Coal Qualitymenu

Metallurgical coal is used to make metallurgical coke (“coking coal”), a key input in the blast furnace steelmaking process, as well as coal for pulverized coal injection (“PCI coal”), which is injected into blast furnaces as a supplemental source of energy. As reported by the U.S. Energy Information Administration (“EIA”), in 2015 the U.S. supplied about 66 million tons of metallurgical coal to serve North American customers as well as the seaborne export coal market. According to EIA, in 2015 U.S. producers supplied approximately 18.6 million tons of coking coal to the domestic U.S. market, as well as exported 4.3 million tons to Canada and 0.4 million tons to Mexico. Despite the fact that western Canada is a large producer of metallurgical coal, the coal used by steel mills in eastern Canada is largely supplied by U.S. metallurgical coal producers. U.S. metallurgical coal primarily is produced from underground mines located in the Northern Appalachia, Central Appalachia, and Southern Appalachia coal basins, all located in the eastern United States. Due to logistical advantages, North American metallurgical coal producers supply all of the requirements of the North American steel industry as imported coal has historically been uneconomic due to transportation costs. Supply in excess of what can be consumed in the U.S. and Canada is exported to the seaborne market.

The largest importers in the world seaborne coal market for coking coal are in Asia (India, Japan, China and South Korea), Europe and Brazil. Recent swings in world seaborne metallurgical demand are largely due to China. Although China historically produces roughly half of the total metallurgical coal produced worldwide, it is also the largest metallurgical coal consumer in the world by a significant margin, consuming nearly all of its own metallurgical coal production. For example, the International Energy Agency (“IEA”) estimates that in 2015 China produced about 611 million metric tons of metallurgical coal, consumed nearly 660 million metric tons of metallurgical coal, but exported less than a million metric tons, while importing about 48 million metric tons. Therefore, Chinese policies controlling metallurgical coal production and steel demand have a disproportionate impact on global metallurgical coal prices. We believe that a recent policy curtailing the number of working days at Chinese coal mines, and the continuing closure of small, unsanctioned, coal mines, thus creating an anticipated shortfall in supply, is the primary cause of the recent rise in global metallurgical coal prices.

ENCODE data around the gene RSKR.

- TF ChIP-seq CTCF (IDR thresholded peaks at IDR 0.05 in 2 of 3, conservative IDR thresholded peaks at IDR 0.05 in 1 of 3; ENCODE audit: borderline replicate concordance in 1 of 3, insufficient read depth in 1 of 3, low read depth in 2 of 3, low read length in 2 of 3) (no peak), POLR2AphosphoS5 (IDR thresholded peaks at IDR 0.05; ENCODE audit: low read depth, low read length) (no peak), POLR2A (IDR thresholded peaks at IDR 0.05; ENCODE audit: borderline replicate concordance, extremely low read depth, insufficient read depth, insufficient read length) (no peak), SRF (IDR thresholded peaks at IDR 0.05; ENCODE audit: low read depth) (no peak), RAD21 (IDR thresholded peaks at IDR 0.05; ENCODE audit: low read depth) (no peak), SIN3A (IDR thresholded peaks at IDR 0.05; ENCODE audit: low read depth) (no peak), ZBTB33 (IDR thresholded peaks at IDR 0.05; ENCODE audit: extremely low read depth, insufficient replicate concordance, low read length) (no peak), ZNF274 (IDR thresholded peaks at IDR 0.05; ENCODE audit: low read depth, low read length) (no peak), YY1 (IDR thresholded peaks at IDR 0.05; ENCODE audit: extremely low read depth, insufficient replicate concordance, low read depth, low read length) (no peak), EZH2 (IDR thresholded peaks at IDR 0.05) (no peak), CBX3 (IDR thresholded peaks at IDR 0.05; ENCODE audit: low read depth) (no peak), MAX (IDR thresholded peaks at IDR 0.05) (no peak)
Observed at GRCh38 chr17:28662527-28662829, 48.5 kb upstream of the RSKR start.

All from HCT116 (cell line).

According to IEA, the U.S. is the second largest global supplier to the seaborne metallurgical coal market behind Australia with 46.0 million tons exported in 2015. U.S. producers, with their variable production volumes, generally serve as a swing supplier to the international metallurgical coal market. U.S. metallurgical coal exported off the east coast of North America compete with Australian metallurgical coals that are generally produced at lower cost but are geographically disadvantaged to supply Western Europe. According to EIA, Europe accounted for 23 million tons, or nearly half, of the 46.0 million tons exported by U.S. metallurgical coal producers in 2015. Conversely, Australian production has a much shorter logistical route to East Asian customers. Any supply shortfall out of Australia (or increase in global demand beyond Australia’s capacity) has historically been serviced by U.S. coal producers. Flooding in coal producing areas of Australia in late 2011 resulted in an increase in global benchmark prices and, subsequently, an increase in U.S. domestic metallurgical coal prices.

The decline in global prices since 2011 forced high-cost U.S. suppliers who could not compete in the export market to reduce output. The closure of high-cost operations is expected to result in a “new normal” for U.S. metallurgical coal production of approximately 50.0 million tons per year, down 23% from estimated 2015 production of 65.2 million tons. U.S. metallurgical coal exports are expected to fall from 46.3 million tons in 2015 to approximately 36.0 million tons in 2016.

Metallurgical coal contracts in the U.S. tend to have a term of one year or longer. In some cases certain mines have served as essentially captive operations to cokeries because of their proximity in transportation and their unique coal properties that are ideally suited for that cokery. North American cokeries rely on domestic coal miners for a stable source of supply and domestic miners rely on cokeries as a stable source of demand. As such, domestic prices are historically not as volatile as benchmark prices—domestic cokeries are hesitant to accept higher prices given the diversity of supply competing for the domestic market but are also willing to accept higher prices to an extent in order to prevent significant idling of coal mines that would reduce diversity of supply in the longer term.

However, premium global quarterly coal benchmark prices have rebounded significantly since early 2016, rising from $81 per MT in the first quarter of 2016 to $285 per MT in the first quarter of 2017, as government policies in China curbed domestic supply. Metallurgical coal spot prices have declined from $308 per MT on November 11, 2016 to $176 per MT as of January 18, 2017. We believe this decline has been driven by (i) the reversal and relaxation by China of policies that were aimed to reduce metallurgical coal production, (ii) new production has been recently brought online and idled metallurgical coal mines have been recently restarted in Mozambique, Australia, the United States and Canada and (iii) due to the strengthening of the U.S. Dollar, non- domestic producers became more competitive and caused a metallurgical coal price based in U.S. Dollars to fall as the U.S. Dollar became relatively more expensive.